Depression almost seems like a caped rescuer, flying in to stamp down HARD on anxiety and drive it underground.
Before long, depression has overtaken my awareness instead. I go deeper, deeper, deeper…until anxiety, jealous due to my inattentiveness, jumps on the other end of the seesaw and catapults depression into the anxious heights of oblivion.
And this is how these two seem to work in my life. I have heard there is a technical term for this – “cyclical anxiety and depression” (seems accurate) – but focusing on terminology or diagnoses is not what has helped me to overcome the influence of each, and both.
What has helped me is a seemingly inborn drive to help myself.
I am just so practical in this way – whether because of personality, temperament, upbringing, or a combination thereof – and once I got over feeling intimidated by the sheer presence of anxiety and depression, I just wanted to figure out what I could do to ease my need for them (and I say this because, in my personal experience of anxiety and depression, over the years I have come to believe I have become habituated to needing them in certain situations, just as I at one time became habituated to turning to eating disordered thoughts and coping behaviors to deal with certain life situations and had to work hard to replace the eating disorder with other, more health- and life-affirming coping skills).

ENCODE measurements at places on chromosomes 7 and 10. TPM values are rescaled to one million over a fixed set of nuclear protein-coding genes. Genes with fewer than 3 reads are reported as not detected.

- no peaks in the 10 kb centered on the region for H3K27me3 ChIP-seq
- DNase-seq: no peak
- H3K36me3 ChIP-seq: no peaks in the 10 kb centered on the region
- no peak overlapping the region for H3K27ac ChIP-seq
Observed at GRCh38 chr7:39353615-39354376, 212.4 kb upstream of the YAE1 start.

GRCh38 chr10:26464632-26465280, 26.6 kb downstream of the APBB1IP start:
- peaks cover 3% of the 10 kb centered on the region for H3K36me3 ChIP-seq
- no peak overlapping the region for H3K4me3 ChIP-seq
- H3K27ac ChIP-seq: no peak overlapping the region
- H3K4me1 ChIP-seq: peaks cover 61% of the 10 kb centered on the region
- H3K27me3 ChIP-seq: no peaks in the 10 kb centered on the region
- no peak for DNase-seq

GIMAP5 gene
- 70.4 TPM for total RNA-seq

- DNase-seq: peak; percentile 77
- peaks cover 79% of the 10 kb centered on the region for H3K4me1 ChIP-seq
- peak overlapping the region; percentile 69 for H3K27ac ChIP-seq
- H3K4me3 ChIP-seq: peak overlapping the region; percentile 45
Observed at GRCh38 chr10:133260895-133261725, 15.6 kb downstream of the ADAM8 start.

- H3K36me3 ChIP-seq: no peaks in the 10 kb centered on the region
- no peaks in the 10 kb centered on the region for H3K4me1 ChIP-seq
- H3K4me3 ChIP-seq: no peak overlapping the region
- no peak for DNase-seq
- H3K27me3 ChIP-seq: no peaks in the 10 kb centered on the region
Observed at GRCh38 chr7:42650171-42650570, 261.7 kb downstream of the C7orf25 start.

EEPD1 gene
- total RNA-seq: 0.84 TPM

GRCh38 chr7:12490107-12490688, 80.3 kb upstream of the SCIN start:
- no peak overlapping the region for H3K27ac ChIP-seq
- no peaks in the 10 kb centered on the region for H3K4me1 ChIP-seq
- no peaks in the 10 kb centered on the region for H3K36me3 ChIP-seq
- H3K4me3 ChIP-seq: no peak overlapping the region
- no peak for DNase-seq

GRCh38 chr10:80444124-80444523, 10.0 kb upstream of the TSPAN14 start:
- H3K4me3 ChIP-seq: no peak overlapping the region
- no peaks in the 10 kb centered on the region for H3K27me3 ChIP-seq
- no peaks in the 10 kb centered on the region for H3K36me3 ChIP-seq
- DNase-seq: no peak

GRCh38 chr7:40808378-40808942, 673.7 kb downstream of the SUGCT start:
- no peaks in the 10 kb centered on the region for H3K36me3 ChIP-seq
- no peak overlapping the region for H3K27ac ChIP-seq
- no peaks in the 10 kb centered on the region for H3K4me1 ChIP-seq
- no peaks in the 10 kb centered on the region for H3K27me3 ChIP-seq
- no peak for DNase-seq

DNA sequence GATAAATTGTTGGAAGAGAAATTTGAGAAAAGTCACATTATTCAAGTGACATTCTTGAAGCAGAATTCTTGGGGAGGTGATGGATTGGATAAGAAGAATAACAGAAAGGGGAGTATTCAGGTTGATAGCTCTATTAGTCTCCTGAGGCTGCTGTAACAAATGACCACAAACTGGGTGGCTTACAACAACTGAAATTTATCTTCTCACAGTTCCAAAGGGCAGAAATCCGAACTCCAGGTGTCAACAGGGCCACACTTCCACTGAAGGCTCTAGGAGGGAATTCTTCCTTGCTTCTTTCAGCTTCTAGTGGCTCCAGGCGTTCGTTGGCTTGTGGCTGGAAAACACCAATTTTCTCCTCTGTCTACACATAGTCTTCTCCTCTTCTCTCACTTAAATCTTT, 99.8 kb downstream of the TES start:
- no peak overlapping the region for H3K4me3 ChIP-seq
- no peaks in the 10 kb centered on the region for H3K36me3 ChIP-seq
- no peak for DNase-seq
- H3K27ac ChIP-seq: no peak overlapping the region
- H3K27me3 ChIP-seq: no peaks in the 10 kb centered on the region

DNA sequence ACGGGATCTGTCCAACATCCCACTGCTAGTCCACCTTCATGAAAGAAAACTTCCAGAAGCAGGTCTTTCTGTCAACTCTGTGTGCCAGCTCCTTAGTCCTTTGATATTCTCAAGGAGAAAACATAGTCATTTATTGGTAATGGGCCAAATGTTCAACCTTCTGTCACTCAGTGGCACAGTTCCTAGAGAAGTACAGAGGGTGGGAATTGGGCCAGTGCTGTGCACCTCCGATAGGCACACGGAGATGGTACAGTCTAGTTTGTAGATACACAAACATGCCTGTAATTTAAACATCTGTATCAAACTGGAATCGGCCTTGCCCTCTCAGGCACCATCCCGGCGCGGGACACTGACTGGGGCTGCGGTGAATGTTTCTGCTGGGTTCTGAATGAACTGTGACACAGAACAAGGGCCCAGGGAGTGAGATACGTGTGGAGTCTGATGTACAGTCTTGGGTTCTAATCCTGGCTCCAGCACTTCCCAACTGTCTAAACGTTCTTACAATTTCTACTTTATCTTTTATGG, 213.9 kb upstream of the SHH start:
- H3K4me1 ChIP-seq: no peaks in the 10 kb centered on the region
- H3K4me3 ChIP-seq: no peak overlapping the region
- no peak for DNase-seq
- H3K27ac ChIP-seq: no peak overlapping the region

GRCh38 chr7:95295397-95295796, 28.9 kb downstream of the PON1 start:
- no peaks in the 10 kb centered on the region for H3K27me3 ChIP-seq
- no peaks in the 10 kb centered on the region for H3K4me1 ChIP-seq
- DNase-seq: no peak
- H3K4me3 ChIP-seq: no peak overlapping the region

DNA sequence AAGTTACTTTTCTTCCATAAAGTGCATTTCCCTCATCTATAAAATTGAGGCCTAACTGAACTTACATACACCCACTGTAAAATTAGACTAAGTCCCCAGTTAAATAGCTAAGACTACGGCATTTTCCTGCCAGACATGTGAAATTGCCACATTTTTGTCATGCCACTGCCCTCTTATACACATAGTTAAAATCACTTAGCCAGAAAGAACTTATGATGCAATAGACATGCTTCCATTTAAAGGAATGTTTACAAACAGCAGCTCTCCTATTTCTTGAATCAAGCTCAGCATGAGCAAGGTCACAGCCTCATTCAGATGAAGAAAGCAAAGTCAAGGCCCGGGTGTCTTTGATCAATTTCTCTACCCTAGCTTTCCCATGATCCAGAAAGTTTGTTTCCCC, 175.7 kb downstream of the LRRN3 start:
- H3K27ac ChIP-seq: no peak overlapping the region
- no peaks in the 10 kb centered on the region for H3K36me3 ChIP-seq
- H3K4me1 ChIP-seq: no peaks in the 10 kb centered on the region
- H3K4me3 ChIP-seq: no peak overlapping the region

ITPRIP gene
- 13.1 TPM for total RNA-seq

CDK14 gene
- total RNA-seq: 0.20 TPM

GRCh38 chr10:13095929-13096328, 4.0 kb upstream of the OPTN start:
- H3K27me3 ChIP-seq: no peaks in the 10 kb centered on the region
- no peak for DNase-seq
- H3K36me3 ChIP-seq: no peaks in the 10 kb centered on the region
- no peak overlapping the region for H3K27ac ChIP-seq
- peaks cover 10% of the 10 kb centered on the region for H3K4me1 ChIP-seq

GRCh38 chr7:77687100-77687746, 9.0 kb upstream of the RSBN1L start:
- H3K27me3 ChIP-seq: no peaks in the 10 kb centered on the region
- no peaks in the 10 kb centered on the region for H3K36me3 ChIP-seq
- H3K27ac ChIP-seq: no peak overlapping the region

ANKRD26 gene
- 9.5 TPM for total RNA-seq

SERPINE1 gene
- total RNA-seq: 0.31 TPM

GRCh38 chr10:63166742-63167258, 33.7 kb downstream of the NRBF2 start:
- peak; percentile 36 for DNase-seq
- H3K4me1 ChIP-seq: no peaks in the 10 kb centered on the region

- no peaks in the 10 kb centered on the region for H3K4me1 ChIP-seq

In terms of what works to effectively ease anxiety and depression, over the years I have tried many things. One thing I have learned is to act quickly, because since I cycle between anxiety and depression, if I wait too long to address one, the other will come to replace it.